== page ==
What kind of materials should you use when constructing a snake cage? Snakes come in many different sizes ? but usually only one shape. Even so, there are many different housing systems and styles for snakes. These depend on the adult size of the snake, how much room you have, the environment it normally inhabits and how much money you are willing to spend.
Aquarium tanks can be used for keeping snakes under 6 feet requiring a swimming pool or humidity. A screen top for ventilation for arid or desert snakes and a partially covered screen top raise the humidity for rainforest snakes. Viewing is unrestricted and the tank can be easily cleaned. It will not get scratched and temperatures are easy to maintain. They are cumbersome and can be difficult to move, especially big or fully-loaded ones. They need to be on a solid table or stand. If you do need to move them, put solid castors on the stand.
Plastic/Rubbermaid tubs are useful as breeding racks, during the quarantine period before to introducing a new animal to an established collection, as an emergency/isolation enclosure, feeding tub and for juvenile snakes. They are no good for arboreal species, as they cannot climb.
Melamine cages are easily cleaned and melamine is perfect for cage bases or indeed a whole cage. It resists moisture, and you can get melamine specially made for bathroom cabinets. Custom-made enclosures are sometimes made of melamine with different laminates, and you can build furniture-quality enclosures yourself. These can be made to fit anything from a Corn snake to a Burmese. With a glass front, these enclosures hold humidity very well.
Plywood cages are much cheaper than melamine and easier to work with. Plywood comes in various grades. The better grades give a much nicer finish to your cage and are worth the extra money.
Screen cages/Reptariums are good for transporting smaller animals but not much good for keeping snakes. They can be unstable and larger snakes will knock them over.
MDF or craftwood is similar to Melamine but much cheaper. It can be used in combination cages ie Melamine base with MDF sides, back etc. MDF has very good thermal properties (retails heat well) and if used in conjunction with an internal coating material such as Contact, will hold humidity well. Excellent to work with and has a smooth finish for painting. Always wear a mask when cutting or routing MDF as it is dusty and the dust can cause damage to nasal passages.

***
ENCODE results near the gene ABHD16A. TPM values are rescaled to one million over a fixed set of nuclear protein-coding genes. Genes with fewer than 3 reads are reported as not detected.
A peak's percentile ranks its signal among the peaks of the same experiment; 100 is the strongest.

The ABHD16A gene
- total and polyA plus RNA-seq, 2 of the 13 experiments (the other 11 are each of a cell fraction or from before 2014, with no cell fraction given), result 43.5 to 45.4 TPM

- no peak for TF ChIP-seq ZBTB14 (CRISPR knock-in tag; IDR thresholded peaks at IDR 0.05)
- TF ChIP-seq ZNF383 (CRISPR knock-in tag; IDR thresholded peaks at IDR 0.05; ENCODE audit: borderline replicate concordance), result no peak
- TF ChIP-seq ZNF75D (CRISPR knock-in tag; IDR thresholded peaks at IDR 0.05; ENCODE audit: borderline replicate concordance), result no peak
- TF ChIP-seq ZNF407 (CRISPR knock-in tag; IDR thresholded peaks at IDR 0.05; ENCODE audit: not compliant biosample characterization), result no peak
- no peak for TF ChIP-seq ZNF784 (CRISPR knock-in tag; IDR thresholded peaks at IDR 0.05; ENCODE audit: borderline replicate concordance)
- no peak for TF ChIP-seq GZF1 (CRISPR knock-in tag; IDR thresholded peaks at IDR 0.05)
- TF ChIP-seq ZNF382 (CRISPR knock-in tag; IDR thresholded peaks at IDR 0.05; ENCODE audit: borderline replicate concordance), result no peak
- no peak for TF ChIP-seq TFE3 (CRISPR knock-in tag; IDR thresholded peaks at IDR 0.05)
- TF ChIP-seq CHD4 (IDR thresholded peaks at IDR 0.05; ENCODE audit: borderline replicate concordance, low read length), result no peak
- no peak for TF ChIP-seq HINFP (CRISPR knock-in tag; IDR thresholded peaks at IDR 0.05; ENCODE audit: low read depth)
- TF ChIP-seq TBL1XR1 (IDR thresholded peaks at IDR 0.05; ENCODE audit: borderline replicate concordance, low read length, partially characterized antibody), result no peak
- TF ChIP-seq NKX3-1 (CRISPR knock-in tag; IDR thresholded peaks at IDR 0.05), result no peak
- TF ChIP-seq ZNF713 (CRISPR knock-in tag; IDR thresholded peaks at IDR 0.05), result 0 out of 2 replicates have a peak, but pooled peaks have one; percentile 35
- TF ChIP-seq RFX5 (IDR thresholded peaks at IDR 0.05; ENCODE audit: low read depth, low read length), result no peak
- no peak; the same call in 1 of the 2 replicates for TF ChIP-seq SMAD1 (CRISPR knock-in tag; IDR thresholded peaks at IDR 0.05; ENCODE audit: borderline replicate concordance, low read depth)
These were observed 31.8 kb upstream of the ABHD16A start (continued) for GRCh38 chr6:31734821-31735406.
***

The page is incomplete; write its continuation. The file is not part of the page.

Pine or Cedar: Neither of these timbers should be used to construct a cage. Both timbers emit aromatic hydrocarbons. These can cause health problems for your snakes. They can be used for framing cages.
Do not use pine or cedar as a substrate. Wood shavings have a very high surface area, releasing hydrocarbons more readily and rapidly. They can be toxic, particularly for animals that like to bury themselves in their substrate material.
Snake owners who construct their own cages, do so from plywoods, melamine and MDF types of materials. These materials all have good insulating properties. Glass loses heat rapidly and is usually only on the front of the cage. Glass cages are also more difficult to make yourself, requiring special tools and some specialist knowledge.
The front of the cage can be sliding glass, Plexiglas or a constructed wood/glass door. Using a decorative timber at the front gives the cage a professional appearance. Cages constructed from the more expensive laminated melamine materials can look furniture grade but you do need know what you are doing to achieve this level of appearance.
Let painted cages dry out for a minimum of 2-3 days, 5-7 days would be even better, to release the paint solvents.
Building you own snake cage is a fun and rewarding experience.
Mark Chapple is the Author of "How to Build Reptile Enclosures" Find out how you can build your own reptile cages. Full color pictures with detailed diagrams and easy to follow, step-by-step instructions. http://www.reptile-cage-plans.com